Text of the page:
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Systemic Lupus Erythematosus (SLE) Treatment with N-acetylcysteine (NAC) (SNAC)

IRB Number: 2021-1594

March 20, 2024

Institutional Review Board, Hospital for Special Surgery

The safety of our participants is our top priority. The trial/study is approved and periodically reviewed by the Institutional Review Board (IRB), which includes doctors, administrators, ethicists, and members of the general public. The safety of clinical trials is reviewed by the U.S. Food and Drug Administration.

Before enrolling in a clinical trial or research study, the investigator will explain the purpose of the trial/study, its expected benefits, any possible risks or side effects, and what your role will be. If you want to join the trial/study, you must sign informed consent documents. You can leave a trial/study at any time without penalty.

For further information, see Understanding Clinical Trials/Research Studies.

Principal Investigator

Kyriakos A. Kirou, MD, DSc, FACP


David R. Fernandez, MD, PhD
Romy Kallas, MD


Tiredness is one of the most common conditions from persons that suffer from SLE. Based on initial research, it is believed that the antioxidant N-acetylcysteine (NAC) may improve tiredness by increasing the levels of the substance glutathione, which has been found to be lacking in people with SLE. NAC protects cells from poisonous body-damaging chemicals. The lack of glutathione (GSH) contributes to the dysfunction of the immune system which is damaging in patients with SLE and other autoimmune diseases. In earlier studies done in animals and human subjects, this medicine has been shown to increase the levels of glutathione in the blood. Bringing glutathione levels into a normal range may also improve overall disease outcome of SLE.

The purpose of this study is to find out the medical effectiveness of NAC during the course of a year. After an initial three-month open label period where eligible subjects all receive the study drug, those able to tolerate NAC will be randomized to receive either the study drug or a placebo (a sugar pill [inactive substance]) for the remainder of the trial.  Some visits will involve blood draws and answering questionnaires (a list of questions). The blood you donate during the study visits will be used to see whether the levels of glutathione are raised and if there is an improvement in immune cell function because of taking NAC.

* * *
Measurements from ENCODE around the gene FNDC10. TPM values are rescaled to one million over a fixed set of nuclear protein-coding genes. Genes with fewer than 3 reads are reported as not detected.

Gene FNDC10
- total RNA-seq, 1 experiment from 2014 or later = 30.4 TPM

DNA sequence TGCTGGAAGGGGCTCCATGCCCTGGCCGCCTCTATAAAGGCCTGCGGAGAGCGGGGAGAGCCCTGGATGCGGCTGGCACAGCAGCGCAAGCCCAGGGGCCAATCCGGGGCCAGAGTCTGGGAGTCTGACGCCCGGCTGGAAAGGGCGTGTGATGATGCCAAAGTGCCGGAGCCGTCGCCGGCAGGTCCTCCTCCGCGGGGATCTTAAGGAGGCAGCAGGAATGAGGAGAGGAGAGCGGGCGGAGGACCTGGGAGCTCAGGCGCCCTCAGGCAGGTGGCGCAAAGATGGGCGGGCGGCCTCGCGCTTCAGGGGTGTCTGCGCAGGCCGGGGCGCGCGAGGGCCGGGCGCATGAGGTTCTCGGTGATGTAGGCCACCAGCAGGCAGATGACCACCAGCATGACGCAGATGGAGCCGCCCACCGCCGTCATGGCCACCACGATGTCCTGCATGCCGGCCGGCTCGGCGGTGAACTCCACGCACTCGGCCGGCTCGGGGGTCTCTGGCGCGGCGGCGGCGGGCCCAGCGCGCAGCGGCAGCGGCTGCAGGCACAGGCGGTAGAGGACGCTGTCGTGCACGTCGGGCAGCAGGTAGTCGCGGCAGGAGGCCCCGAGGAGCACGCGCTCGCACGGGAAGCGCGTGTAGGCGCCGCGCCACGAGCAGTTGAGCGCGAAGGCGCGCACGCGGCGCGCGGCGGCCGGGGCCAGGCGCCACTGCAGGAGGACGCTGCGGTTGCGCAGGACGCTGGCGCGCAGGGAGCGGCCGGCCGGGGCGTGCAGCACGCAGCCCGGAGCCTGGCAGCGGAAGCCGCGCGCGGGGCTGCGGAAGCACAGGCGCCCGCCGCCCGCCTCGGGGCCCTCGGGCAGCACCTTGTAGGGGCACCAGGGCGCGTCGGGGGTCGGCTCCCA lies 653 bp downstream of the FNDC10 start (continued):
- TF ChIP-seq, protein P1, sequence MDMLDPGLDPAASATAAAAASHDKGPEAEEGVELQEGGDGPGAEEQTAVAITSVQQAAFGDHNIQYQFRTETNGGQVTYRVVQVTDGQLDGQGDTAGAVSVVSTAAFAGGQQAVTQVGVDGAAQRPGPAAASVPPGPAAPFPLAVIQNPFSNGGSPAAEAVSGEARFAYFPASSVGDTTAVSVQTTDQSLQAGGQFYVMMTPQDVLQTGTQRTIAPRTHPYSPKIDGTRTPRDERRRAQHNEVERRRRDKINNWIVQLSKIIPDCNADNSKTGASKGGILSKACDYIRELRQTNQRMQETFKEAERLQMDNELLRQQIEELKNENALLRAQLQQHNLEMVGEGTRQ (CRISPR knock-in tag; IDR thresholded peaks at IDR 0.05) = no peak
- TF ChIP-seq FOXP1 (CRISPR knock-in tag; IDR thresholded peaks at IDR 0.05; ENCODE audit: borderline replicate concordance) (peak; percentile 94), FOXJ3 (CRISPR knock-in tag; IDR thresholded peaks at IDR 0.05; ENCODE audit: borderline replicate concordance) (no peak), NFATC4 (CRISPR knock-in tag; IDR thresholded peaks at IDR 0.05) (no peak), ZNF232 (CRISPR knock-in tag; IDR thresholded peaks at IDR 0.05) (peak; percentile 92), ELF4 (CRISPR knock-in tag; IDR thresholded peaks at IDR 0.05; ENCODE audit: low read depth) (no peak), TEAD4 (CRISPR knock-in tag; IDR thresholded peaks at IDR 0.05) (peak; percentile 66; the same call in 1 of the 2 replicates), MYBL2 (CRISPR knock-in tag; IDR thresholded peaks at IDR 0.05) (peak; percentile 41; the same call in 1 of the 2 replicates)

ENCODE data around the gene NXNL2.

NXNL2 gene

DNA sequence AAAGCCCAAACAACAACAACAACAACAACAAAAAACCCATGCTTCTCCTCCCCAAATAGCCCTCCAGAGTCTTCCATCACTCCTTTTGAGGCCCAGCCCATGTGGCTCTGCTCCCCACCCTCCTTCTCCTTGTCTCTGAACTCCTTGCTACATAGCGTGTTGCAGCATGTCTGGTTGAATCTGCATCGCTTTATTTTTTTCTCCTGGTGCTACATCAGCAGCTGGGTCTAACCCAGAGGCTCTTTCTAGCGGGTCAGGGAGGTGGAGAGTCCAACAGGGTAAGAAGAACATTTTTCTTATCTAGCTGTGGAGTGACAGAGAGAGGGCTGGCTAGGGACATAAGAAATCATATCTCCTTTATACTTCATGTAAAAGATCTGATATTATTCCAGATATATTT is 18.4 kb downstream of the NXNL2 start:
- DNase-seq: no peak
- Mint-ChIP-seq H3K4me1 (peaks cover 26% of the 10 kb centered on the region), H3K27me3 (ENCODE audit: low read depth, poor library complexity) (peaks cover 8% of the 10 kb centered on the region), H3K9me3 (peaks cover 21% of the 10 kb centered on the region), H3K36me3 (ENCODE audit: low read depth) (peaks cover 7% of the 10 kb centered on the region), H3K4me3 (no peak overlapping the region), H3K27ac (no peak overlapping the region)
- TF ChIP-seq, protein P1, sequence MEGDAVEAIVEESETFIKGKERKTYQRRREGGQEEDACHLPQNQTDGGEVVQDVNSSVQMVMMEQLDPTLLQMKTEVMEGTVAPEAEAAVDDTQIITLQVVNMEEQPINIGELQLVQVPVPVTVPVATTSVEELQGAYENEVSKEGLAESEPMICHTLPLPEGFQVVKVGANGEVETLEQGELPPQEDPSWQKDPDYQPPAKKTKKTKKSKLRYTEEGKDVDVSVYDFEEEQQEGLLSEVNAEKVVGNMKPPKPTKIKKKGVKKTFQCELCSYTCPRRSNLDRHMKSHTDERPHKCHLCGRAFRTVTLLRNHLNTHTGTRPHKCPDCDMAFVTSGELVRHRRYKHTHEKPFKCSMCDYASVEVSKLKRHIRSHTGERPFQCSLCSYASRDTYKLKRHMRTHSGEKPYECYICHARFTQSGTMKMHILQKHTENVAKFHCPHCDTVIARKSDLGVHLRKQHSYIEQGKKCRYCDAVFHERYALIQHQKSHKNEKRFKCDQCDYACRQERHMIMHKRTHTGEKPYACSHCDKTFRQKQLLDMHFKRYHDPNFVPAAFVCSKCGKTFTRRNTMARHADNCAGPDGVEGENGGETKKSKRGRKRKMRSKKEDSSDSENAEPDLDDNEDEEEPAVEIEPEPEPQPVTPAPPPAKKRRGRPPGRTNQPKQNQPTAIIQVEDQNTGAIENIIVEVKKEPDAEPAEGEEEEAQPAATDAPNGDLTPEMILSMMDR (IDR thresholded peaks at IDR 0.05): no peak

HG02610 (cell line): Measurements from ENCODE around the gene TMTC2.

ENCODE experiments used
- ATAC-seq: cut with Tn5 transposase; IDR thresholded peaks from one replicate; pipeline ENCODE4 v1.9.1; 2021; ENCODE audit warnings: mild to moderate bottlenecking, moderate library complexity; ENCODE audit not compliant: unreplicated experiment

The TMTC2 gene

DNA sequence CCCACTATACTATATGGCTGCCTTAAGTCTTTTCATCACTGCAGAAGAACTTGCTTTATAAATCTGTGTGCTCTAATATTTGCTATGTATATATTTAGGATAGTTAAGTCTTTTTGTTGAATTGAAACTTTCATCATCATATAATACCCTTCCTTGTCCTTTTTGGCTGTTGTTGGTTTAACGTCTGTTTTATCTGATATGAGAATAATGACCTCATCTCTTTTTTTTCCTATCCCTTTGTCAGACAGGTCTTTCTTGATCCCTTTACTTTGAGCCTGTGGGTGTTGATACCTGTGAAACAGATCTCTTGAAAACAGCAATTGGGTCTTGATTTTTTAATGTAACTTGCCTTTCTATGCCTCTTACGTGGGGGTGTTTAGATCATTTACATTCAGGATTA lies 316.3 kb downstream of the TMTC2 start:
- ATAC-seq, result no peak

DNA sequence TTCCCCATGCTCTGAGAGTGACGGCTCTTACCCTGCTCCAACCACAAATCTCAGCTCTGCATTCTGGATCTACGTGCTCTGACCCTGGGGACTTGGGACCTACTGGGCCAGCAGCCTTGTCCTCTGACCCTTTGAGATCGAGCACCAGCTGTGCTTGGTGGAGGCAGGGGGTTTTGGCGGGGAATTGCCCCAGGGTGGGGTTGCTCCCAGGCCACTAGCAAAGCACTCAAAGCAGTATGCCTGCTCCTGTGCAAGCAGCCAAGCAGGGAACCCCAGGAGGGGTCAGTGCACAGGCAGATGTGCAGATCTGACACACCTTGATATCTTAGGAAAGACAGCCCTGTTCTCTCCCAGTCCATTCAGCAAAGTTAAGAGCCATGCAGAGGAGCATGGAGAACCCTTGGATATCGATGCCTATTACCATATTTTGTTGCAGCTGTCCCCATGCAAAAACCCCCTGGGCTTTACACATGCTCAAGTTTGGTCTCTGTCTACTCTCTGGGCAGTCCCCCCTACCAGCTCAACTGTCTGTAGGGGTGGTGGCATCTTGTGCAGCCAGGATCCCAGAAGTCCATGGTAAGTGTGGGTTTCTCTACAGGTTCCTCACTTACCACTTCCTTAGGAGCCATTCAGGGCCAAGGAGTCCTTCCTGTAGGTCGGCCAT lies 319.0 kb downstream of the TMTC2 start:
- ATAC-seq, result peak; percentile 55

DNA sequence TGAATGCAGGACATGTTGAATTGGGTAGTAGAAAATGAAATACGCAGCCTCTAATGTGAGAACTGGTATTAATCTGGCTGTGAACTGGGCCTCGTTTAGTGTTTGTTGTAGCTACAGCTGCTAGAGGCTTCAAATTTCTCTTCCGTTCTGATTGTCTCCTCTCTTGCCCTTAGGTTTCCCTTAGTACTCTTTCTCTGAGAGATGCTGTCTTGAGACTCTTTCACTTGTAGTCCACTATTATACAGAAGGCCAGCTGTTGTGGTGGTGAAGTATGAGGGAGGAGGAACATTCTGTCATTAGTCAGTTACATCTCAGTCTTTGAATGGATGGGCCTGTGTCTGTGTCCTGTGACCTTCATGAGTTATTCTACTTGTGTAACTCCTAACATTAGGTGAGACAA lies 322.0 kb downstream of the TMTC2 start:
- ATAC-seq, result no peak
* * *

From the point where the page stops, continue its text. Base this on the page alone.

It is anticipated that 5 patients will be enrolled at HSS and a total of 230 people across all study sites with SLE is expected to be enrolled for this phase of the study.

Inclusion/Exclusion Criteria

1.    ≥18 years of age
2.    Fulfills ACR SLE classification criteria 
3.    Must have positive ANA at a titer of at least 1/80 
4.    Fulfills either BILAG 2004 index level A disease activity in at least 1 organ/system except renal or CNS, or BILAG 2004 index level B disease activity in at least 2 organs/systems if no level A disease activity is present AND SLEDAI of at least 6
5.    Must be on stable immunosuppressants and/or antimalarials for 30 days prior to screening, stable oral corticosteroids for 2 weeks prior to screening, at most 20 mg/day prednisone or equivalent, stable belimumab or anifrolumab for 90 days prior to screening 
6.    Cannot be pregnant or lactating or planning to become pregnant
7.    No cyclophosphamide within 3 months of screening
8.    No rituximab within 12 months of screening or other biologic therapy within five half lives 
9.    No mTOR inhibitors (rapamycin/ sirolimus, everolimus)

Contact Information

Emily Wu, Research Coordinator